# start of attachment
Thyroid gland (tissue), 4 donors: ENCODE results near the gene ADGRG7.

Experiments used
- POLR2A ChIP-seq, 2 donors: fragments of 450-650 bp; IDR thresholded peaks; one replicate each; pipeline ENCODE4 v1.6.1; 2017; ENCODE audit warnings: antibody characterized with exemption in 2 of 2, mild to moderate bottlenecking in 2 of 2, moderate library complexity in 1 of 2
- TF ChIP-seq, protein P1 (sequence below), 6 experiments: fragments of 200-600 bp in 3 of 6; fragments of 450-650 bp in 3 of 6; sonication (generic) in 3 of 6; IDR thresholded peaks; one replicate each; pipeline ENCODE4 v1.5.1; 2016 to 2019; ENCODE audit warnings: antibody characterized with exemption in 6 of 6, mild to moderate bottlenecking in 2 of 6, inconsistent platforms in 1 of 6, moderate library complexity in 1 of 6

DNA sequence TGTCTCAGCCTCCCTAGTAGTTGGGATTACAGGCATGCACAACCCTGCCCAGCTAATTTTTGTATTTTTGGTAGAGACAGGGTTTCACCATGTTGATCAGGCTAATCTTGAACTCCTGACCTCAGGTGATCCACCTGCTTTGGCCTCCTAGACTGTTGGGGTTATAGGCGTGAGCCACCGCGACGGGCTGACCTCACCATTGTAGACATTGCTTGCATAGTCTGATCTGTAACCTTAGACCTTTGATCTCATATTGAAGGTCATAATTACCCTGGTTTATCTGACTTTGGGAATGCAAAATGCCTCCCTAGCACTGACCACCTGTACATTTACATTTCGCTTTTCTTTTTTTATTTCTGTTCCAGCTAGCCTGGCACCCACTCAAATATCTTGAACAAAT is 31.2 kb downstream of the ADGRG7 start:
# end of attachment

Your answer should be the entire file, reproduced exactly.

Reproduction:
Thyroid gland (tissue), 4 donors: ENCODE results near the gene ADGRG7.

Experiments used
- POLR2A ChIP-seq, 2 donors: fragments of 450-650 bp; IDR thresholded peaks; one replicate each; pipeline ENCODE4 v1.6.1; 2017; ENCODE audit warnings: antibody characterized with exemption in 2 of 2, mild to moderate bottlenecking in 2 of 2, moderate library complexity in 1 of 2
- TF ChIP-seq, protein P1 (sequence below), 6 experiments: fragments of 200-600 bp in 3 of 6; fragments of 450-650 bp in 3 of 6; sonication (generic) in 3 of 6; IDR thresholded peaks; one replicate each; pipeline ENCODE4 v1.5.1; 2016 to 2019; ENCODE audit warnings: antibody characterized with exemption in 6 of 6, mild to moderate bottlenecking in 2 of 6, inconsistent platforms in 1 of 6, moderate library complexity in 1 of 6

DNA sequence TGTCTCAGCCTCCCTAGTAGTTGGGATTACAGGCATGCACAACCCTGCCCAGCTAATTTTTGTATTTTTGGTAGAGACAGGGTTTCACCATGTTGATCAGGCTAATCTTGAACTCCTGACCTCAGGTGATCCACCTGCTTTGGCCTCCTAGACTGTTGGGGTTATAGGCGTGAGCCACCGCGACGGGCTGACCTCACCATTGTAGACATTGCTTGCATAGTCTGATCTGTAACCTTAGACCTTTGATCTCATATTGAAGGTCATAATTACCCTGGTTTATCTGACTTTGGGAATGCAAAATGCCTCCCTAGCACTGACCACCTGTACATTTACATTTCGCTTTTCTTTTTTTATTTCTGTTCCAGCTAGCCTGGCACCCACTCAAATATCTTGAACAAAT is 31.2 kb downstream of the ADGRG7 start: